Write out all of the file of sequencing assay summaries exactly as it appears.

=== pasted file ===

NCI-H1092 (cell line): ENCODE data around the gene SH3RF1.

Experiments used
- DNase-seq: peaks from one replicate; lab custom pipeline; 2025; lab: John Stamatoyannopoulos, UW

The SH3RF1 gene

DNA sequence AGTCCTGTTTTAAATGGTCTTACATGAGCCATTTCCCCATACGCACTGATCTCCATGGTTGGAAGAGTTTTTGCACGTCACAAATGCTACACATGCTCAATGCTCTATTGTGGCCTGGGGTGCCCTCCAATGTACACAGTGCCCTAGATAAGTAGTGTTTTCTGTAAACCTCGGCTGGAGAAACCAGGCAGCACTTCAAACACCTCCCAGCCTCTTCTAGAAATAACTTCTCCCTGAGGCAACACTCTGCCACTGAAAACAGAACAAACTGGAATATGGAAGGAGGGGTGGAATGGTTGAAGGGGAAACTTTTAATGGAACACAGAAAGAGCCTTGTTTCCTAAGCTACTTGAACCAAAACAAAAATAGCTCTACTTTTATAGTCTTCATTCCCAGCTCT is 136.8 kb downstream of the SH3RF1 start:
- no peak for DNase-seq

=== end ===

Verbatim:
NCI-H1092 (cell line): ENCODE data around the gene SH3RF1.

Experiments used
- DNase-seq: peaks from one replicate; lab custom pipeline; 2025; lab: John Stamatoyannopoulos, UW

The SH3RF1 gene

DNA sequence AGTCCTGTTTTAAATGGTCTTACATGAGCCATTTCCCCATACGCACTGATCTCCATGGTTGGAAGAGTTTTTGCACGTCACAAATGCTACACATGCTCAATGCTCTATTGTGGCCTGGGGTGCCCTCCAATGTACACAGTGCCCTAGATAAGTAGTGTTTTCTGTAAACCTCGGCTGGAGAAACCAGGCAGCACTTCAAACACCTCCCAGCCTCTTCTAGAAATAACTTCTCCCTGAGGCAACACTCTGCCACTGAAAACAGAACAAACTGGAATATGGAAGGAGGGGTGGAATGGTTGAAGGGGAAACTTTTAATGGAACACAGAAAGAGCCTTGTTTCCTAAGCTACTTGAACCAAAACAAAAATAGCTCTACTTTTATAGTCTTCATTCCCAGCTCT is 136.8 kb downstream of the SH3RF1 start:
- no peak for DNase-seq